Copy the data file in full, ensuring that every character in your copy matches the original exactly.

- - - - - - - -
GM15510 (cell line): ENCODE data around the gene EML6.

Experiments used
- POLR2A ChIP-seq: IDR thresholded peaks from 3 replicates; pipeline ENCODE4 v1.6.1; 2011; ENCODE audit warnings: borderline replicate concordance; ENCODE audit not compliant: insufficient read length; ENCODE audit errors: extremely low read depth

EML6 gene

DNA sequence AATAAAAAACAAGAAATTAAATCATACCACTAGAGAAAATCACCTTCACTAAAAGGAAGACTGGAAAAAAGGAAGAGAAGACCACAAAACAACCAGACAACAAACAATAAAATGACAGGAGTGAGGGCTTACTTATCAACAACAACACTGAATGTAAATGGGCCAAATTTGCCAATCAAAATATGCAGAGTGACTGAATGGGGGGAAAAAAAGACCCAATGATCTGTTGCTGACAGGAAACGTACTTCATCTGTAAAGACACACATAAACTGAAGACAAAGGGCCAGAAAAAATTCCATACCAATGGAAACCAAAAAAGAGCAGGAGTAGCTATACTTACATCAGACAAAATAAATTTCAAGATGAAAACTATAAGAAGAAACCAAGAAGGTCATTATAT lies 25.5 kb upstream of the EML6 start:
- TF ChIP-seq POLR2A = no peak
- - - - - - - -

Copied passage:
GM15510 (cell line): ENCODE data around the gene EML6.

Experiments used
- POLR2A ChIP-seq: IDR thresholded peaks from 3 replicates; pipeline ENCODE4 v1.6.1; 2011; ENCODE audit warnings: borderline replicate concordance; ENCODE audit not compliant: insufficient read length; ENCODE audit errors: extremely low read depth

EML6 gene

DNA sequence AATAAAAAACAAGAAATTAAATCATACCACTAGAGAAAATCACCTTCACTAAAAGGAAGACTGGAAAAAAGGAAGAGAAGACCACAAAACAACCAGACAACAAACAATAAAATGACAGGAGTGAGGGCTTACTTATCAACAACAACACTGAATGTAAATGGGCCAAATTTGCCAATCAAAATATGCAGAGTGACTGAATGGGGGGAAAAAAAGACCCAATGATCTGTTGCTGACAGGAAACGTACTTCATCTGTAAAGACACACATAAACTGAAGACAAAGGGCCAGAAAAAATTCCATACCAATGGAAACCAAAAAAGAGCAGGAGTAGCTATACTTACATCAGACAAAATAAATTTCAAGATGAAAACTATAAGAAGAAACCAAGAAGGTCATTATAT lies 25.5 kb upstream of the EML6 start:
- TF ChIP-seq POLR2A = no peak